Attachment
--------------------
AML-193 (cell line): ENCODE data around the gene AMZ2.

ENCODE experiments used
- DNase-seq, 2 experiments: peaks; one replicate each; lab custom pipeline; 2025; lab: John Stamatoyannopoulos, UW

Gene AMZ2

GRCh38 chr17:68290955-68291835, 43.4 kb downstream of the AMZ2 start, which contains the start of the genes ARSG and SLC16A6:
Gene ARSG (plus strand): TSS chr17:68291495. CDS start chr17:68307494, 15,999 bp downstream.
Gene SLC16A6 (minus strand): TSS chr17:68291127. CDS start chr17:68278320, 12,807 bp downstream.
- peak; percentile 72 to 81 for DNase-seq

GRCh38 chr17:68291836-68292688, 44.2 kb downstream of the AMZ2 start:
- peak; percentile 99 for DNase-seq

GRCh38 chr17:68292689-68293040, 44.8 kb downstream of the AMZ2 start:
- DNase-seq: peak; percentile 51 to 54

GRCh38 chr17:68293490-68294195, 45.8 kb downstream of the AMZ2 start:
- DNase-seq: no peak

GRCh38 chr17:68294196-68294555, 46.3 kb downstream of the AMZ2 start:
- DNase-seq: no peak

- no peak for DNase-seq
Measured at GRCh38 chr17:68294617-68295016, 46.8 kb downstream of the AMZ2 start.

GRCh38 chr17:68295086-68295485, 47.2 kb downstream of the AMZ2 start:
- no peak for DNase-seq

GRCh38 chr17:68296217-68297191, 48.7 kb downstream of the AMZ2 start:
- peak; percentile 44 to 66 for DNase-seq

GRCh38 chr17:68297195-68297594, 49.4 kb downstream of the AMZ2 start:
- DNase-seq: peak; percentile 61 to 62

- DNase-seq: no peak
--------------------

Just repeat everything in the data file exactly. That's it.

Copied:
AML-193 (cell line): ENCODE data around the gene AMZ2.

ENCODE experiments used
- DNase-seq, 2 experiments: peaks; one replicate each; lab custom pipeline; 2025; lab: John Stamatoyannopoulos, UW

Gene AMZ2

GRCh38 chr17:68290955-68291835, 43.4 kb downstream of the AMZ2 start, which contains the start of the genes ARSG and SLC16A6:
Gene ARSG (plus strand): TSS chr17:68291495. CDS start chr17:68307494, 15,999 bp downstream.
Gene SLC16A6 (minus strand): TSS chr17:68291127. CDS start chr17:68278320, 12,807 bp downstream.
- peak; percentile 72 to 81 for DNase-seq

GRCh38 chr17:68291836-68292688, 44.2 kb downstream of the AMZ2 start:
- peak; percentile 99 for DNase-seq

GRCh38 chr17:68292689-68293040, 44.8 kb downstream of the AMZ2 start:
- DNase-seq: peak; percentile 51 to 54

GRCh38 chr17:68293490-68294195, 45.8 kb downstream of the AMZ2 start:
- DNase-seq: no peak

GRCh38 chr17:68294196-68294555, 46.3 kb downstream of the AMZ2 start:
- DNase-seq: no peak

- no peak for DNase-seq
Measured at GRCh38 chr17:68294617-68295016, 46.8 kb downstream of the AMZ2 start.

GRCh38 chr17:68295086-68295485, 47.2 kb downstream of the AMZ2 start:
- no peak for DNase-seq

GRCh38 chr17:68296217-68297191, 48.7 kb downstream of the AMZ2 start:
- peak; percentile 44 to 66 for DNase-seq

GRCh38 chr17:68297195-68297594, 49.4 kb downstream of the AMZ2 start:
- DNase-seq: peak; percentile 61 to 62

- DNase-seq: no peak